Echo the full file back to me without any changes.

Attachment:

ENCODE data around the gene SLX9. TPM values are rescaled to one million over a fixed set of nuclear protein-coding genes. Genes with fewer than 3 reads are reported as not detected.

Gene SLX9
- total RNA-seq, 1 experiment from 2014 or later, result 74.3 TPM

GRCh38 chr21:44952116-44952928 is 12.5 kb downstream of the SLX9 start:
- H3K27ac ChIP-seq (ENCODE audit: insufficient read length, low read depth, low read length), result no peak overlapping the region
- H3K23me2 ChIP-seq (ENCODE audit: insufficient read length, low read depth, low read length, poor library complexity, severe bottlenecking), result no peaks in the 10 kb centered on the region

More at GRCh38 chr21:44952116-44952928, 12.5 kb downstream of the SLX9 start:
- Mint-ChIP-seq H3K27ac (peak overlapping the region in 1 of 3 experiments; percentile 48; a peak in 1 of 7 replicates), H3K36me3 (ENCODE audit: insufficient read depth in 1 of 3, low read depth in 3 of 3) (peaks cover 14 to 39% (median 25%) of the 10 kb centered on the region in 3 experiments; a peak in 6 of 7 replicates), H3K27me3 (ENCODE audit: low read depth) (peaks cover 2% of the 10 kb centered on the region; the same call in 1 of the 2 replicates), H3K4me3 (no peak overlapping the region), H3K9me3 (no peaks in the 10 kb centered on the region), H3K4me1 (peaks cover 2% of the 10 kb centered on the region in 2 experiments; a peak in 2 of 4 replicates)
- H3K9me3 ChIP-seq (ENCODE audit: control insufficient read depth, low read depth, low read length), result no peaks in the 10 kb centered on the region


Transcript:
ENCODE data around the gene SLX9. TPM values are rescaled to one million over a fixed set of nuclear protein-coding genes. Genes with fewer than 3 reads are reported as not detected.

Gene SLX9
- total RNA-seq, 1 experiment from 2014 or later, result 74.3 TPM

GRCh38 chr21:44952116-44952928 is 12.5 kb downstream of the SLX9 start:
- H3K27ac ChIP-seq (ENCODE audit: insufficient read length, low read depth, low read length), result no peak overlapping the region
- H3K23me2 ChIP-seq (ENCODE audit: insufficient read length, low read depth, low read length, poor library complexity, severe bottlenecking), result no peaks in the 10 kb centered on the region

More at GRCh38 chr21:44952116-44952928, 12.5 kb downstream of the SLX9 start:
- Mint-ChIP-seq H3K27ac (peak overlapping the region in 1 of 3 experiments; percentile 48; a peak in 1 of 7 replicates), H3K36me3 (ENCODE audit: insufficient read depth in 1 of 3, low read depth in 3 of 3) (peaks cover 14 to 39% (median 25%) of the 10 kb centered on the region in 3 experiments; a peak in 6 of 7 replicates), H3K27me3 (ENCODE audit: low read depth) (peaks cover 2% of the 10 kb centered on the region; the same call in 1 of the 2 replicates), H3K4me3 (no peak overlapping the region), H3K9me3 (no peaks in the 10 kb centered on the region), H3K4me1 (peaks cover 2% of the 10 kb centered on the region in 2 experiments; a peak in 2 of 4 replicates)
- H3K9me3 ChIP-seq (ENCODE audit: control insufficient read depth, low read depth, low read length), result no peaks in the 10 kb centered on the region